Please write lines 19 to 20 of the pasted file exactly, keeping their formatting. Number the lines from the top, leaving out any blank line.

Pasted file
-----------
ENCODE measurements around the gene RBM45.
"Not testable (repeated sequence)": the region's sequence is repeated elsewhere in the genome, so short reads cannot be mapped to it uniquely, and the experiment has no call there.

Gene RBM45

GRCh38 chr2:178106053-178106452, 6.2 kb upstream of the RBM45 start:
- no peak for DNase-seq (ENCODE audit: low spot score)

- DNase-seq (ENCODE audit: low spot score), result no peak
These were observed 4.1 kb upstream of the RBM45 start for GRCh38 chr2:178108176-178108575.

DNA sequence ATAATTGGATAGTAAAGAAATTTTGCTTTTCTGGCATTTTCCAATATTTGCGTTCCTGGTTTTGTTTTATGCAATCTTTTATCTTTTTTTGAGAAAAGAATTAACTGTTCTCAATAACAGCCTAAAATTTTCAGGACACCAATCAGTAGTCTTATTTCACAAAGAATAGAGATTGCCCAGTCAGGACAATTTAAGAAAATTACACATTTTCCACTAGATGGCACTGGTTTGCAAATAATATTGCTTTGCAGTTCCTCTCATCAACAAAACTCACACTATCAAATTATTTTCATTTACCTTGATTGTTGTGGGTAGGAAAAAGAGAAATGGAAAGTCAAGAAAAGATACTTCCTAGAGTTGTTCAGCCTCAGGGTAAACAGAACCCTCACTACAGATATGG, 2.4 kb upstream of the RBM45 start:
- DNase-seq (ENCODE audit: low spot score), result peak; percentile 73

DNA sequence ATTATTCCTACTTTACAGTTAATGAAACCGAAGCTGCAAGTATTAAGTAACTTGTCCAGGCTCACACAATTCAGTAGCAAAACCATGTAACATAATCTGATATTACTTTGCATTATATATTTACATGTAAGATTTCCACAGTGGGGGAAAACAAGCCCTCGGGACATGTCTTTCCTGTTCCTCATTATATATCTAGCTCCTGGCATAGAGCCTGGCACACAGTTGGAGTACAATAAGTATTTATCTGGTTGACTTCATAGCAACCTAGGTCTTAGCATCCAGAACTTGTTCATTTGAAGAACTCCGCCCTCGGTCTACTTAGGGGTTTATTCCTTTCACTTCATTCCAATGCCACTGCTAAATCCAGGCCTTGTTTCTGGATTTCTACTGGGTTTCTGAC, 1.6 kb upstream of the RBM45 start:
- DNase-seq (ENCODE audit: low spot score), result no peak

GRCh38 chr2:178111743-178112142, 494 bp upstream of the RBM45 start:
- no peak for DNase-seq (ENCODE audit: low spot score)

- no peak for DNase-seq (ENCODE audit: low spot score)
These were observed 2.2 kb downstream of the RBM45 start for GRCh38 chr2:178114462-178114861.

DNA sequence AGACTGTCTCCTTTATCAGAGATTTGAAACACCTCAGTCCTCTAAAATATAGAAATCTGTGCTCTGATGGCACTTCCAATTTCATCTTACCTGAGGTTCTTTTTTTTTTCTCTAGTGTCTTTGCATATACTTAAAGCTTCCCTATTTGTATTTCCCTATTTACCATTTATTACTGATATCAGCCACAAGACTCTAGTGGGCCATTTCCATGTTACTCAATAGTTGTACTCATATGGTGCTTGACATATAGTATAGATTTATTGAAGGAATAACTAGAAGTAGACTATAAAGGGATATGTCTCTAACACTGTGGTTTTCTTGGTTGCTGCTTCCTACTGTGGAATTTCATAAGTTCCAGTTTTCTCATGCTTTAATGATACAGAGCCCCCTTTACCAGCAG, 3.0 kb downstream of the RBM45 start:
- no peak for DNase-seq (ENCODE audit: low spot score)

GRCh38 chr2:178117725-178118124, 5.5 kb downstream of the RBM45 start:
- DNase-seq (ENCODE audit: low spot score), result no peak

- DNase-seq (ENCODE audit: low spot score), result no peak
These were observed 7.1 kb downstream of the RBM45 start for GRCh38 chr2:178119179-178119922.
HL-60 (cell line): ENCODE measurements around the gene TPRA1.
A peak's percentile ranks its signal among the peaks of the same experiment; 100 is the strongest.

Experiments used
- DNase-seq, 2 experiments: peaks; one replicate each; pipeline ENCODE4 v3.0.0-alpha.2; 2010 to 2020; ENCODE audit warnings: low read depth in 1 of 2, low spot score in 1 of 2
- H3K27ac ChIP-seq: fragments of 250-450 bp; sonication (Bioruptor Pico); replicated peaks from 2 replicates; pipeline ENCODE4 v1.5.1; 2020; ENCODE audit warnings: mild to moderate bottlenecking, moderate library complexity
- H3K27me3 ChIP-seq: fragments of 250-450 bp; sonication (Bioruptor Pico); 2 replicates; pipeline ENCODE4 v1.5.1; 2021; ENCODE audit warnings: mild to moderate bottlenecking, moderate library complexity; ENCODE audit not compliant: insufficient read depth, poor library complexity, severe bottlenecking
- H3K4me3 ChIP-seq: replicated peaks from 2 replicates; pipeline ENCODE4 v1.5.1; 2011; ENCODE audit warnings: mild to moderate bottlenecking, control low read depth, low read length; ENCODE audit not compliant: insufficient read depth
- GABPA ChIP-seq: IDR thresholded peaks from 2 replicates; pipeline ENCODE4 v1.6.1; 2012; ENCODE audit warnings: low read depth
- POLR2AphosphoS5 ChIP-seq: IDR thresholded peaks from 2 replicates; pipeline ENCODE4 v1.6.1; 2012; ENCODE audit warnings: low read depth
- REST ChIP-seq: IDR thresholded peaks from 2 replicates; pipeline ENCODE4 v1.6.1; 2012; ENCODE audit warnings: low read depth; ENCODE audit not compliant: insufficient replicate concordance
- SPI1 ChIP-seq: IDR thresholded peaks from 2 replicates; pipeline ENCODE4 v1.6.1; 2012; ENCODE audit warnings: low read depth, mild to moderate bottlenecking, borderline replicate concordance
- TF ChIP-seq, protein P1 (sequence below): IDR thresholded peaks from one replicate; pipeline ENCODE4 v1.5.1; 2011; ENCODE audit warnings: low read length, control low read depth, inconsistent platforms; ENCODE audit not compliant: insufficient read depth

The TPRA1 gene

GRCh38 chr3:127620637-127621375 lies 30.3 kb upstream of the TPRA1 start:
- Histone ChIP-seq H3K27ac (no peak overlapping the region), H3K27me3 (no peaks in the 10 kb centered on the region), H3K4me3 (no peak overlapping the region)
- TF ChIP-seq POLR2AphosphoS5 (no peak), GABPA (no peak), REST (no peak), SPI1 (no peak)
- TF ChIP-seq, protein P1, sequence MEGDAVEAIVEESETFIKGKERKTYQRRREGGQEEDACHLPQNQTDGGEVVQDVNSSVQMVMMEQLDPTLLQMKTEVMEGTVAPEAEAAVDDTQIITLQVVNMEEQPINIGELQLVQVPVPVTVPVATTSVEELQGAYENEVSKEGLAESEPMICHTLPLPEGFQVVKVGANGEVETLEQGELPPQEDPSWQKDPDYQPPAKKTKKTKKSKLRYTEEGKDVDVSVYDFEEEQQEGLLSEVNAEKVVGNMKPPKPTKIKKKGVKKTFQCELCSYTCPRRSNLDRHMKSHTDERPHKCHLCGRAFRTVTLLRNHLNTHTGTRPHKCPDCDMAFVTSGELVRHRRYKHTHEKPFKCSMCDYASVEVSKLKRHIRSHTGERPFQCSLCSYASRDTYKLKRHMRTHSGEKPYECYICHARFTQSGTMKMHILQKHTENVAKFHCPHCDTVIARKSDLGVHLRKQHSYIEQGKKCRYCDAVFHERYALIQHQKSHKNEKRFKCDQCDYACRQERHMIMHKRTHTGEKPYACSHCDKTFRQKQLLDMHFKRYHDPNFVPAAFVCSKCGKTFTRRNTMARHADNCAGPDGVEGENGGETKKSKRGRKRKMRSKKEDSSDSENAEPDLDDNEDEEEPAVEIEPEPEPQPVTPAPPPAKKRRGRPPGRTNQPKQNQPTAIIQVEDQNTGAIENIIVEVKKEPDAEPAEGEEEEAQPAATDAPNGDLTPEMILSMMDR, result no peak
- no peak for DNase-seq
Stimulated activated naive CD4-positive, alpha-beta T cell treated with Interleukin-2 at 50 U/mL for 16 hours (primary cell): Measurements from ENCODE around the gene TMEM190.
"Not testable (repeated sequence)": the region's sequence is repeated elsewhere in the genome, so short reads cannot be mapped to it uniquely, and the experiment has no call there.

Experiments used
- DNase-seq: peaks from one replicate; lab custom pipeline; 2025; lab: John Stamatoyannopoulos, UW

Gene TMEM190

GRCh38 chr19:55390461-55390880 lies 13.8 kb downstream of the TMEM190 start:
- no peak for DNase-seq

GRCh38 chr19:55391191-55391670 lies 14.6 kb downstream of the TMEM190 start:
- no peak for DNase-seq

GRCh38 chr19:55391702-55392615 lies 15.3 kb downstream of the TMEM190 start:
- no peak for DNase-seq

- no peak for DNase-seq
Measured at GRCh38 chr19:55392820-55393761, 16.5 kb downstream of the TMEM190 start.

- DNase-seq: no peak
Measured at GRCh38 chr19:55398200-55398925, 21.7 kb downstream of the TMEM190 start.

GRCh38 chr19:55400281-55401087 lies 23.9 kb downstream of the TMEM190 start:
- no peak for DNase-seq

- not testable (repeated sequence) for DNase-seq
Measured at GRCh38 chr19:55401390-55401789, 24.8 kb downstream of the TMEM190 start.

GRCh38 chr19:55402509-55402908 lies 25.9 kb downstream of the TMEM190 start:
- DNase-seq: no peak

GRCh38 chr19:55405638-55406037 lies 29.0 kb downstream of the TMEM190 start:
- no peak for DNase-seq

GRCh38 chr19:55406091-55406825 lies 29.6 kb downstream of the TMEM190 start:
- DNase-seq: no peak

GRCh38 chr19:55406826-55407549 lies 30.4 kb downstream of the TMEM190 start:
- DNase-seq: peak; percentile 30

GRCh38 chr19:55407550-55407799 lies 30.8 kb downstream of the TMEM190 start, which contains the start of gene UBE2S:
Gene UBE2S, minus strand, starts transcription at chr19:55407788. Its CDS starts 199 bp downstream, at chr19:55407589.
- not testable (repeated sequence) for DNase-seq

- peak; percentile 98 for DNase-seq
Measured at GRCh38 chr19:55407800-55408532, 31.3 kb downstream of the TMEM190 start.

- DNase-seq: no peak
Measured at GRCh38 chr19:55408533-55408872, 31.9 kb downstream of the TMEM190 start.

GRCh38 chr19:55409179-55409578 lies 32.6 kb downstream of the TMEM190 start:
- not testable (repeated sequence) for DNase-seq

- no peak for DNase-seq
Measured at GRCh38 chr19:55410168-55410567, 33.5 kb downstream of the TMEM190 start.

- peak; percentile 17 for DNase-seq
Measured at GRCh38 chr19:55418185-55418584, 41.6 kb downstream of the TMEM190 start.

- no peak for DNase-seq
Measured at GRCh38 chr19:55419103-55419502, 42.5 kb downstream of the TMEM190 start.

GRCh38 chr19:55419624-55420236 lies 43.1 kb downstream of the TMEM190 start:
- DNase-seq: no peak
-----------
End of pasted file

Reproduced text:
- DNase-seq (ENCODE audit: low spot score), result no peak

- DNase-seq (ENCODE audit: low spot score), result no peak